Innovation and behavioural science
Innovation and behavioural science
Table of contents
What’s all this talk about innovation and behavioural science?
If you work in innovation — whether in product development or service design — you should be thinking about the role of behavioural science in your work. Why? Because if you don’t, you’re not considering how what you produce will work, in the real world, with real users.
If you don’t, your product might still work, it may even work exceptionally well, but if you don’t know why, how can you reproduce that work next time around?
These are the challenges we’re faced with every day in the world of innovation.
Ah yes. What’s innovation again?
Innovation is about selecting the right tools to solve a problem, as unencumbered by the existing rules of the game as possible. The goal in innovation is to find a solution to a problem. There are three ways to do this:
- Develop an entirely new concept (very rare)
- Develop an alternative to an existing concept (very common)
- Deploy an existing concept in a new context (the most common)
Behavioural science has a role to play in each of these scenarios.
Why use behavioural science?
There are countless methodologies out there to help you design and develop great new products and services: Jobs-to-be-done, customer journey mapping, design thinking and plenty more. Each one is valid and should be carefully considered (and their important lessons learnt). However, they all tend to fail in one area — They assume that you, the creator, know what you want your target group to do.
That might seem like a “duh” moment. But what if you don’t know what you want your audience to do? What if you know what outcome you want to achieve but don’t know how to express it as something a person does, something you can measure, something you can see in the real world?
That’s where behavioural science comes into the equation. Once you recognise that you’re trying to understand what a person does in each context, you can then start to think about what product or service will help them to do that thing.
Ok, so behavioural science is about understanding what people do. How hard can that be?
Very hard. Understanding how different people will respond to different circumstances and the effect that will have on their behaviour is hugely complex. Taking our lead from one of our favourite behavioural science models, COM-B, understanding what people will do in each context means we need to understand three things:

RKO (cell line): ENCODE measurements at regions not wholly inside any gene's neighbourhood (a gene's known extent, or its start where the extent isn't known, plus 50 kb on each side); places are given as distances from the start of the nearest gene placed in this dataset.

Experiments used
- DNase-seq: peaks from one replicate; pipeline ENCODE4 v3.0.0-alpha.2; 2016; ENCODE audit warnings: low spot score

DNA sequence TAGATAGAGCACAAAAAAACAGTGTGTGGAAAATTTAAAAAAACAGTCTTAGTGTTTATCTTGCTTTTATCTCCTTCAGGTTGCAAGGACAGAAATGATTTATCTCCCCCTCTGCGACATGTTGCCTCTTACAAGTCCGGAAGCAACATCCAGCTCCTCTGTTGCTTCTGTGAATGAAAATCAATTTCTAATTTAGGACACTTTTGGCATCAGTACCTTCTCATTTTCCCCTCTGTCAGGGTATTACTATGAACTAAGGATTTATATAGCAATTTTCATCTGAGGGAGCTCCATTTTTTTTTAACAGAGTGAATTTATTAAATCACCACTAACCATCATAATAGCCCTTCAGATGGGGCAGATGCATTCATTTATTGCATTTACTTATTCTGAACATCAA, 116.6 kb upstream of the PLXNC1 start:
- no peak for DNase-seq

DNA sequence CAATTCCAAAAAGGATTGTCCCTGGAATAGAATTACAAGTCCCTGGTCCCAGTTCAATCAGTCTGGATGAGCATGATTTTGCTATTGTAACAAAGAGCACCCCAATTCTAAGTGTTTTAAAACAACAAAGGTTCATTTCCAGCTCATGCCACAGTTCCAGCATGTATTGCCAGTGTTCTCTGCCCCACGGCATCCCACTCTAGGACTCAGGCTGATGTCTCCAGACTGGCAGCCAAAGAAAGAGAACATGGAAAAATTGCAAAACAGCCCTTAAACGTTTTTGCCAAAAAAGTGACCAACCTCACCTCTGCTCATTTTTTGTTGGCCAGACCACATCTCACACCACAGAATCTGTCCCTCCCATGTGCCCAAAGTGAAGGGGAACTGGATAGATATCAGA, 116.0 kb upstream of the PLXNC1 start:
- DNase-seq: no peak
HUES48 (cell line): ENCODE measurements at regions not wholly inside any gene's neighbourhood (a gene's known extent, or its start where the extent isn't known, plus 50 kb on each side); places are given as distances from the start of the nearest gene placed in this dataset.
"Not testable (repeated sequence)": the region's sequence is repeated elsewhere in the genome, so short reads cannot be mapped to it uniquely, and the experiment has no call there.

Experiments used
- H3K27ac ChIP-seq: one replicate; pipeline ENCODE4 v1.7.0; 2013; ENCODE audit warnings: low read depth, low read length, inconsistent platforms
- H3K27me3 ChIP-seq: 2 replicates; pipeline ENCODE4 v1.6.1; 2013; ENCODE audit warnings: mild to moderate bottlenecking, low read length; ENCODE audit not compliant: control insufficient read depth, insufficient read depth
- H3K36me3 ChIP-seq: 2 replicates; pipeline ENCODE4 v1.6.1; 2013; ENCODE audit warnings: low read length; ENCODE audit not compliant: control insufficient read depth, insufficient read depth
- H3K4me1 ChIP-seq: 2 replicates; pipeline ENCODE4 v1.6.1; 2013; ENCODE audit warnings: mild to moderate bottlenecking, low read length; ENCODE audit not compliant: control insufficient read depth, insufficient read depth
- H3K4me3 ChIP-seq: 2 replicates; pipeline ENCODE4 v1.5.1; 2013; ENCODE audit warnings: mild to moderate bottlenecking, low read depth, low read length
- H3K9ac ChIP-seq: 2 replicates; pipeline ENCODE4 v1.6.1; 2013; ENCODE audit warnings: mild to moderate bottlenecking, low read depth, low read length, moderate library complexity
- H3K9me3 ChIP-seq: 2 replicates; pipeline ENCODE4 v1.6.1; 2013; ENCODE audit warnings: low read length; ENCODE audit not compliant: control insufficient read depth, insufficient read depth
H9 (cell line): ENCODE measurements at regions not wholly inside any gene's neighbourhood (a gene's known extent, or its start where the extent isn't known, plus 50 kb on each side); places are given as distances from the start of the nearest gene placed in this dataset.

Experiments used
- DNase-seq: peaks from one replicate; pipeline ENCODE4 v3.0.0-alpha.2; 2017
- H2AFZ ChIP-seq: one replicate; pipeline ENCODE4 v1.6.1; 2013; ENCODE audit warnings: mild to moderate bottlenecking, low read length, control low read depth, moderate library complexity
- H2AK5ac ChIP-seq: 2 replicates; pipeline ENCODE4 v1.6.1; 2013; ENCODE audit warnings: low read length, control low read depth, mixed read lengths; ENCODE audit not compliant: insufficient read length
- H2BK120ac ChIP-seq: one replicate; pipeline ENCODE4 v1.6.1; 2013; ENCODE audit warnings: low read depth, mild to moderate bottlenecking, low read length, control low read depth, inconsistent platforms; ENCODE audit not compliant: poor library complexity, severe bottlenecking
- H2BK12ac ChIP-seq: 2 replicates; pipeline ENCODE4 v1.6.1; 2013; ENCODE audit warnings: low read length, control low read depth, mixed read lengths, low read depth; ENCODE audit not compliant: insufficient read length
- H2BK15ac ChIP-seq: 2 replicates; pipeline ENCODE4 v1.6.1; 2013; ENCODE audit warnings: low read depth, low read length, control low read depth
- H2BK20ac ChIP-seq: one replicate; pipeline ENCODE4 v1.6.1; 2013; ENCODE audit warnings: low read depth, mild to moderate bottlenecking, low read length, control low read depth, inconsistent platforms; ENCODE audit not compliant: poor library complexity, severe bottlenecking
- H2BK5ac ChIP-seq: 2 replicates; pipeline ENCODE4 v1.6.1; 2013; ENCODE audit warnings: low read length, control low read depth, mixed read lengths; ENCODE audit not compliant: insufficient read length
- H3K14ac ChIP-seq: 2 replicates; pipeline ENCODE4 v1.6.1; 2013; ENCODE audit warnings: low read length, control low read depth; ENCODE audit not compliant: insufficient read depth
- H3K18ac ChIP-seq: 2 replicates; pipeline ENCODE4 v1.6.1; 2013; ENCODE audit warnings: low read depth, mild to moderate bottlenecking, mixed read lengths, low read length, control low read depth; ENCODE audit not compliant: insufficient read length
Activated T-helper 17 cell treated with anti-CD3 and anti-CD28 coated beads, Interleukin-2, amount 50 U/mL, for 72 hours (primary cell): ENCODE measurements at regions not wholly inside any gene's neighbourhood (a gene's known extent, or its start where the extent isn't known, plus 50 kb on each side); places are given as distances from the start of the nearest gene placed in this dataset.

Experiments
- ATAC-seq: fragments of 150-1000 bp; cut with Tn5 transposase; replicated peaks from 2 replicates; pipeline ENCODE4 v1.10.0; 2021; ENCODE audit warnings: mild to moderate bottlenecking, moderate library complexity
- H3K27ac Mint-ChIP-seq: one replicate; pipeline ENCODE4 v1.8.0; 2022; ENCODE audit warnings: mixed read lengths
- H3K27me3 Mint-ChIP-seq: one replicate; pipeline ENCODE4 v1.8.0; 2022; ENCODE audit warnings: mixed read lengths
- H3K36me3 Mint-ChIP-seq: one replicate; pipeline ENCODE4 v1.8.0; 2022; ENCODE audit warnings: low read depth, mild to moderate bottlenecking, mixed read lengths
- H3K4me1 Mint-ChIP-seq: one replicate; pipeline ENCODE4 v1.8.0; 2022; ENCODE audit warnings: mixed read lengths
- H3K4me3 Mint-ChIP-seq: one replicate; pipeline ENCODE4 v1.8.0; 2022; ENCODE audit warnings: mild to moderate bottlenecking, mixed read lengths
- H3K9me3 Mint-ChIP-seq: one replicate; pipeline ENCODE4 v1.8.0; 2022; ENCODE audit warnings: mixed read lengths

- Their motivation
- Their opportunity to change (factors that make the behaviour possible)
- Their capability to do the behaviour
Behavioural science, therefore, provides us with a set of tools for understanding how people behave in each context.
That’s all fine and dandy. But what does that have to do with product or service design?
At this point I would hope that the implication is clear. But let’s draw it out to be sure. Using behavioural science will help you to understand what your users want to do, and ways that you can help them achieve that goal through rigorous assessment.
Sounds great! How do I do it?
There are several tools to help you with that rigorous assessment. And we’ve developed one of them. But the main part of it is:
- Understand your objectives or what problem you’re trying to solve
- Analyse how the people involved in the problem will be affected by a change
- Find good research to help you solve the problem
- Firstly, by looking for other people who’ve solved similar problems
- Secondly by researching your target groups
- Understand the psychological components that will affect your target group as they navigate change
- Distil these findings into a plan of action and test your solution with a control group and a test group
Following a methodology in this way helps you to remove errors in the design process that could affect the success of your product or service.
That’s a lot to think about. What next?
We’re here to help!
We’ve developed powerful tools to help you do this type of work. And we love talking about the role of behavioural science in product and service design. We’ve even built some of our own products using these principles.
If you’d like to talk about how you can apply behavioural science principles to your learning or any other elements of our behavioural science mantra, please contact us.
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